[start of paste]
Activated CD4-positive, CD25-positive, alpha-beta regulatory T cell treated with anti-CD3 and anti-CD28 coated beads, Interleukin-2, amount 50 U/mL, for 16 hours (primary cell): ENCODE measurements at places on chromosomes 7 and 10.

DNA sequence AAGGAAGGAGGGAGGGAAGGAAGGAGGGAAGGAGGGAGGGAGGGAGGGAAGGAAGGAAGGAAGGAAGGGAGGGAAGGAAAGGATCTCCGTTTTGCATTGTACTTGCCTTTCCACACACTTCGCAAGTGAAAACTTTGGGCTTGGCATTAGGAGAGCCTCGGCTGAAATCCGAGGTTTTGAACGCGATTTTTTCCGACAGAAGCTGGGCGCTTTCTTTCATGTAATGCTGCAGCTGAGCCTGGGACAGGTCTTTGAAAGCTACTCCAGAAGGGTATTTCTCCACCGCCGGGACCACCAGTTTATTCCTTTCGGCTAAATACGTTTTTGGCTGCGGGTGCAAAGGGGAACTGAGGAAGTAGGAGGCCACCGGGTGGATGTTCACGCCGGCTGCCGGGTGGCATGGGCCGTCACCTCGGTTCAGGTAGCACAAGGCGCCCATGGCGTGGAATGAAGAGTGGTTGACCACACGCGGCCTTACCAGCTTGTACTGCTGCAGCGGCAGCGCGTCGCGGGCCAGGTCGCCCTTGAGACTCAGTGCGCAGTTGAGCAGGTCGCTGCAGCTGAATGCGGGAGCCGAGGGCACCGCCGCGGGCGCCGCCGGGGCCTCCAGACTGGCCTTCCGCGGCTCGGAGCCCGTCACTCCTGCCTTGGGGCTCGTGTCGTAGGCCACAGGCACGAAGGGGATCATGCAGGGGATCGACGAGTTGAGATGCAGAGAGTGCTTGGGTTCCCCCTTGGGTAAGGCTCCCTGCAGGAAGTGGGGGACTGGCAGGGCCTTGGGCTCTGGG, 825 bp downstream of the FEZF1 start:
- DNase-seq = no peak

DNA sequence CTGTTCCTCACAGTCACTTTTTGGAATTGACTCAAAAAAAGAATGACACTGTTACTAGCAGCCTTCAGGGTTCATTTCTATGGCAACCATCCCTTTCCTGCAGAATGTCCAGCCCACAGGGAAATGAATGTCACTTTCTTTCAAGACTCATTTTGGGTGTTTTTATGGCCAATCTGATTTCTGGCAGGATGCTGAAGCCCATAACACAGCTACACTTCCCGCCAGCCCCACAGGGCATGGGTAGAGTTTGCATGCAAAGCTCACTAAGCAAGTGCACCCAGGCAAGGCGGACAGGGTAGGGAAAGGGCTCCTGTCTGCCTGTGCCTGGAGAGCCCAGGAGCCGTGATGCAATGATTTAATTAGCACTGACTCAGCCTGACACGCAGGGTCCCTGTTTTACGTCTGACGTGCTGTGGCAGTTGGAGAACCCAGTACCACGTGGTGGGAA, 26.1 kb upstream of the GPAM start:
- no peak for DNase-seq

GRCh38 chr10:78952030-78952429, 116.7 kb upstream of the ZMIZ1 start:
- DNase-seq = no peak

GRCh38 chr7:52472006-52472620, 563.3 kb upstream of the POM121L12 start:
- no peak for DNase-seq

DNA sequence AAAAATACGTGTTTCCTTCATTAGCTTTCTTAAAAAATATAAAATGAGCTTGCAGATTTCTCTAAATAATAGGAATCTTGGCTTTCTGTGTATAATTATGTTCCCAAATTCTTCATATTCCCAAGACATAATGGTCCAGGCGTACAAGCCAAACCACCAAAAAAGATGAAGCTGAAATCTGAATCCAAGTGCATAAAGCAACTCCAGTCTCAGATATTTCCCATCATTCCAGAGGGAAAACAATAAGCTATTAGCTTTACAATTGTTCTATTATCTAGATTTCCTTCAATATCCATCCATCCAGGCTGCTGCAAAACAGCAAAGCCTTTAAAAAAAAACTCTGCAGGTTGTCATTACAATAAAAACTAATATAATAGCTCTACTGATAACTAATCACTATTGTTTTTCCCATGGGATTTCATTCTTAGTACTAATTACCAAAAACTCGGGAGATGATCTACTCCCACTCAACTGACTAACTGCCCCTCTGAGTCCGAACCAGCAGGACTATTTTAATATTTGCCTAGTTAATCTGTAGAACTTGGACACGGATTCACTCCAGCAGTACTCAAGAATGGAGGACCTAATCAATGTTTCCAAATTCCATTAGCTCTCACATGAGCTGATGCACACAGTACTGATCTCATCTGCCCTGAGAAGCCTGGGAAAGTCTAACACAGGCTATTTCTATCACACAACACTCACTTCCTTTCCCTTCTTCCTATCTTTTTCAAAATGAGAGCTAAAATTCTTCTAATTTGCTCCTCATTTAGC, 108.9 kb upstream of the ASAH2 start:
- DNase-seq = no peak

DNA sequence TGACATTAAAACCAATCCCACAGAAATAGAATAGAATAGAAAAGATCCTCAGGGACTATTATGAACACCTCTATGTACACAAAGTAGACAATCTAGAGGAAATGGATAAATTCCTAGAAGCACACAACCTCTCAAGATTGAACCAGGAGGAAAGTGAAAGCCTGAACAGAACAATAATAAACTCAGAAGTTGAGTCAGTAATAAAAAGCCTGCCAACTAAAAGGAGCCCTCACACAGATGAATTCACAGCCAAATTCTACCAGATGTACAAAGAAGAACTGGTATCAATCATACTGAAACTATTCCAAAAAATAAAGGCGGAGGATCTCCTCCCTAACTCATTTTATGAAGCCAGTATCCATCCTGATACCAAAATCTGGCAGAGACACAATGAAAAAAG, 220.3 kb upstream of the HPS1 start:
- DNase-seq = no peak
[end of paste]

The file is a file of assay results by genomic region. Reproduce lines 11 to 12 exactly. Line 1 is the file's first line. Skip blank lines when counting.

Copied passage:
- DNase-seq = no peak

DNA sequence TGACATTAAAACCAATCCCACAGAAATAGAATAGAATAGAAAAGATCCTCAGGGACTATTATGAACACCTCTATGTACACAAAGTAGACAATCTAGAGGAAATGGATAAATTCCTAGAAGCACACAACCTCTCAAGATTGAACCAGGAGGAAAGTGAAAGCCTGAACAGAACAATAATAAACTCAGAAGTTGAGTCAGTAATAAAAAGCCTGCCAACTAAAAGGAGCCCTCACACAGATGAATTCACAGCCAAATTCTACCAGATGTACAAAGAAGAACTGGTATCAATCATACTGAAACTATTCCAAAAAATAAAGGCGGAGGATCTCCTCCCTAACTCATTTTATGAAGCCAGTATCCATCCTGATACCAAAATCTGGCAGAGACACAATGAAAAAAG, 220.3 kb upstream of the HPS1 start: